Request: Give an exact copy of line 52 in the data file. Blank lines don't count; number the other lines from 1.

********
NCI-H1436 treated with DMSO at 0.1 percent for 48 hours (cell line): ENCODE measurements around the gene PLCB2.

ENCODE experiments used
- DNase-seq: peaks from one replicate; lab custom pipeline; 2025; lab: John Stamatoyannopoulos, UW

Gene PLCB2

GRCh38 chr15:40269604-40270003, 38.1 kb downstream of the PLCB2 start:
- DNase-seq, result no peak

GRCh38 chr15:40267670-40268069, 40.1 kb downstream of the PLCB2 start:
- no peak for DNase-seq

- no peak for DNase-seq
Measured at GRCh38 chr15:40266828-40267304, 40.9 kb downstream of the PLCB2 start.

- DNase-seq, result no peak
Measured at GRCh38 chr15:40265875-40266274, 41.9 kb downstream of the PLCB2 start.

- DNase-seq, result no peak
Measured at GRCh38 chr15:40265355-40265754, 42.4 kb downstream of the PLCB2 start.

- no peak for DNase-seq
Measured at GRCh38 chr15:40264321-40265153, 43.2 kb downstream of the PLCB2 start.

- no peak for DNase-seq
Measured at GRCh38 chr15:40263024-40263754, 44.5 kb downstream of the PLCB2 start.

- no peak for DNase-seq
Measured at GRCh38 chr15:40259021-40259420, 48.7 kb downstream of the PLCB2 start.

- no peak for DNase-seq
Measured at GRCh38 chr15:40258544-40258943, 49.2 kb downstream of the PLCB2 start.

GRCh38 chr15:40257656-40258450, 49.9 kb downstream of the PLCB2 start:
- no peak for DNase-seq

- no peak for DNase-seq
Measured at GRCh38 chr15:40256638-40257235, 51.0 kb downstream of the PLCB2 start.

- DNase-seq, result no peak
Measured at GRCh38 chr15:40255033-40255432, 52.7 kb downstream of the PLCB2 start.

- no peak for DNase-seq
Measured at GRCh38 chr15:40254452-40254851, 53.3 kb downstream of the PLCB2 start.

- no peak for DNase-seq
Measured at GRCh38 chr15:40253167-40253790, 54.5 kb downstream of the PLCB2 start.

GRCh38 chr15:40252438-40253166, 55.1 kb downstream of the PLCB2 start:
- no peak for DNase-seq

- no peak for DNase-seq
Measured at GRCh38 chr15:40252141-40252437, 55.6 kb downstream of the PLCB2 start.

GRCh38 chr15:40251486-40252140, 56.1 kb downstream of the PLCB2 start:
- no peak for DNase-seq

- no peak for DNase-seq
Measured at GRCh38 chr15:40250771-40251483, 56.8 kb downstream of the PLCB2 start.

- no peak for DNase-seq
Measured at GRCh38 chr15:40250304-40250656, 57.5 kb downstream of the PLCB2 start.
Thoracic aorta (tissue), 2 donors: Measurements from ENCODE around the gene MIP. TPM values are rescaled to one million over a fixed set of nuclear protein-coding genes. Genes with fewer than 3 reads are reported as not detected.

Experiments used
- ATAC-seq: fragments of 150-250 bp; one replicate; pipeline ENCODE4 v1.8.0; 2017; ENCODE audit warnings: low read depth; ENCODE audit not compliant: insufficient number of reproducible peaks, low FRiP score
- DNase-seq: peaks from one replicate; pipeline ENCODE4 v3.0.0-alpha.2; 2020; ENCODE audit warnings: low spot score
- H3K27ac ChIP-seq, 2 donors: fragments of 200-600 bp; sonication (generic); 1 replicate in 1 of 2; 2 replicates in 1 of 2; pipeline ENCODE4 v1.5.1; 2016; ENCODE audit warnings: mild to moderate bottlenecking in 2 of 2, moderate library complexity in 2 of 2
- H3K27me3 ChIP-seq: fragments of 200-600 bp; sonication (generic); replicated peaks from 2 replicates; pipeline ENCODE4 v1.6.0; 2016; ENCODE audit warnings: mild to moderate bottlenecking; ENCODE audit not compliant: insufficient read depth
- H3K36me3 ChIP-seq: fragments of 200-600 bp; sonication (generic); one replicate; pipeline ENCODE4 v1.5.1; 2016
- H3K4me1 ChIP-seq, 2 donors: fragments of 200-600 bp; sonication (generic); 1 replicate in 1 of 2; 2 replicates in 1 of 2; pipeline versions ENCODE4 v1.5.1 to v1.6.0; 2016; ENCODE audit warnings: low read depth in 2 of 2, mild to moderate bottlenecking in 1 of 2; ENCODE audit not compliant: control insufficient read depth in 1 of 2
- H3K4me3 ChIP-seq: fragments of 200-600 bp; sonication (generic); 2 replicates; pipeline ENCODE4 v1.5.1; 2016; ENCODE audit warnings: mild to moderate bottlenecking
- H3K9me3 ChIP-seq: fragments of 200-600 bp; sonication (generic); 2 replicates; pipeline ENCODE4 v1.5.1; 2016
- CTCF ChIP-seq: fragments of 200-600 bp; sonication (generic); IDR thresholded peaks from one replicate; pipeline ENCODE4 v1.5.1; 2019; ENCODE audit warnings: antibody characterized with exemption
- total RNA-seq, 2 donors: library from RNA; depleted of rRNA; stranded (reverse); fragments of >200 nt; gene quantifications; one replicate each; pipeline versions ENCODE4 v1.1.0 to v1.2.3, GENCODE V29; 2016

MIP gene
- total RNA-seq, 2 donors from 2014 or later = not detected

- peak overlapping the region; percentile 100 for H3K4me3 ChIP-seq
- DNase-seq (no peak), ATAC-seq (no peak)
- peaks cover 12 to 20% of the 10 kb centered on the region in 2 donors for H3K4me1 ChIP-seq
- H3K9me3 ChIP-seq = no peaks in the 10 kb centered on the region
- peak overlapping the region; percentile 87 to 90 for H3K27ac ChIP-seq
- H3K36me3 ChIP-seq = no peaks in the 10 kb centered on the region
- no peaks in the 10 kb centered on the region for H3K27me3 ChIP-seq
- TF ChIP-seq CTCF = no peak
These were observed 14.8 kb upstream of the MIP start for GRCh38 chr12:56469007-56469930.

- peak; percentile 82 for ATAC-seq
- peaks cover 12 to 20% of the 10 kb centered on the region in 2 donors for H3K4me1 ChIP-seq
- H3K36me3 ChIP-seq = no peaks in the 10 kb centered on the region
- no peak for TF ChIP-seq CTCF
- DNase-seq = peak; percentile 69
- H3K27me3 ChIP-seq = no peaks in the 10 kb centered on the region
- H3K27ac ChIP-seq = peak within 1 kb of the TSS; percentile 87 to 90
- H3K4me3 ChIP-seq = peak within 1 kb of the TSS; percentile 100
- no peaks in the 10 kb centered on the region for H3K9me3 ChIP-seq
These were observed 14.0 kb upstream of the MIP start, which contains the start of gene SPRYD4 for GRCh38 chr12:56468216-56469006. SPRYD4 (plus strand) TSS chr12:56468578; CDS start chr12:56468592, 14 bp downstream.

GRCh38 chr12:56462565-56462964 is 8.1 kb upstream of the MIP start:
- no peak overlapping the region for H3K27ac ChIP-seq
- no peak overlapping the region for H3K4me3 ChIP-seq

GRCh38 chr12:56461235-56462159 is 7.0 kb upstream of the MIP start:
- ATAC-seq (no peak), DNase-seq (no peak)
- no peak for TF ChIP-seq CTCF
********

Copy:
- H3K9me3 ChIP-seq: fragments of 200-600 bp; sonication (generic); 2 replicates; pipeline ENCODE4 v1.5.1; 2016